All in the past week or so, I left the wonderful barangay I had learned to call home, traveled to Manila, reunited with all the Peace Corps Trainees in my batch, met my work partner, took an oath at the US embassy, and moved to a new island, with new host family. (Also, I finished Harry Potter for the first time.)
First, leaving my CBT (community-based training) site was even harder than I expected. I felt like I couldn’t (and still can’t) possibly express all the gratitude I have for the family that had taken me in those two months. The hardest part was saying goodbye to the three kids. I cried. A lot. It was mildly embarrassing.
Next, we were in Manila, gathered together at a very nice resort a good ways out of the center of the city. It was busy.We had information sessions most of the days and stayed up way too late, savoring the little time we had as a group. Also we went shopping in the heart of Manila and ate Chinese food. The one morning I had off, I slept more than 12 hours.
Then, our work partners arrived, 62 Filipinos from all over the country who had somehow been tricked into spending the next two years with one of us. For two days, we attended sessions together and worked on setting goals and expectations. It was exciting. And awkward.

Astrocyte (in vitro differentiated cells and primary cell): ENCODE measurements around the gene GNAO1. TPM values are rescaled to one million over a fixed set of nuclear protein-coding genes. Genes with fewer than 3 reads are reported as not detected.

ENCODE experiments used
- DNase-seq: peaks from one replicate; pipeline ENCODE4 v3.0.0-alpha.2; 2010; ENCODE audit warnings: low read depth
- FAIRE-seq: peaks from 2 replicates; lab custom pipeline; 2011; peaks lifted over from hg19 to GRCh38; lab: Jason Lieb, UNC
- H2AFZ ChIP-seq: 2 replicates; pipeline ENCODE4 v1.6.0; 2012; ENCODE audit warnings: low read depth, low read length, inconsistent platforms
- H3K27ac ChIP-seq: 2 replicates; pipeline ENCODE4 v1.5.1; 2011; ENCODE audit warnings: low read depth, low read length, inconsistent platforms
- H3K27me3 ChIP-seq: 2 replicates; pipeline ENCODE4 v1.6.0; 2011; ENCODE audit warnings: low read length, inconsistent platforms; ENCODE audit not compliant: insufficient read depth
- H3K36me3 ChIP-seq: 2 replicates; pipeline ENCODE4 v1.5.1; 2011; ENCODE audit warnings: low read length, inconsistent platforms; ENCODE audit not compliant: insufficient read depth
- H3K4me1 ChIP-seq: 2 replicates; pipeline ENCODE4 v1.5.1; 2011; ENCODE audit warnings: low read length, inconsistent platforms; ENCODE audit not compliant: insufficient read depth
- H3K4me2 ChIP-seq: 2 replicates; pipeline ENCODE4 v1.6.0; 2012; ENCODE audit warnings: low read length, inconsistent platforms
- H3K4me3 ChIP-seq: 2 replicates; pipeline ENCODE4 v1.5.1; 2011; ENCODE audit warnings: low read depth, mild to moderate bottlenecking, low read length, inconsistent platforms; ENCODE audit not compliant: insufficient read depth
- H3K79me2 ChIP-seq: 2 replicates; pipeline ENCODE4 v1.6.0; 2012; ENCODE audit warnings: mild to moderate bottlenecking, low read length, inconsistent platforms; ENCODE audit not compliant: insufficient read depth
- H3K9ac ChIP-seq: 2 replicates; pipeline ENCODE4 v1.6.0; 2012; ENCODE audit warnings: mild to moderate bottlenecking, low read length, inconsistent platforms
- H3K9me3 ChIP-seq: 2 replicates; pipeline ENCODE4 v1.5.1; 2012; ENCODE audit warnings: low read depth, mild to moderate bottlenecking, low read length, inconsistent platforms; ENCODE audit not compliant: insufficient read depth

Our last day in Manila, we took a 3 hour bus ride through heavy traffic to get the the US embassy. I didn’t have much of any feelings one way or another going into the event. I’m not much for ceremonies in general. But, it is kind of a big deal- it marks the official transition from Peace Corps Trainee to Peace Corps Volunteer. It was very formal, but I suppose it was nice. We heard some speeches, took an oath, introduced ourselves in our new languages, and in true Philippines form, performed some song and dance numbers. After taking a few hundred pictures, we loaded back into our buses and drove the 3 hours back to the resort.
Then, we all went right to bed, because, as responsible Peace Corps Volunteers, we had all packed the night before. Joke lang! (“Joke lang” is the PH equivalent of just kidding, used much more frequently.) Most of us packed at the last minute and stayed up entirely too late celebrating and saying good bye and good luck to our batchmates.
Now, I’m at my permanent site. I’m the only volunteer in my municipality and it’s strange telling people that I will be here for 2 years. For the first 3 months at site, we are under a travel ban- meaning anything but day trips is prohibited except under special circumstances. Again, I feel a bit like a newborn baby. I can’t speak the language and have no idea how to get around by myself- also, people smile at me a lot and take my picture.
But, this is still an incredible experience. Just today- I attended a Hiligynon-language Roman Catholic Mass, went to 3 malls, bought a computer, checked out a mountain resort, and ate some iguana. Tomorrow, I’ll be at work by 8 to participate in the LGU (local government unit) flag raising ceremony.
That’s all for now. More to come.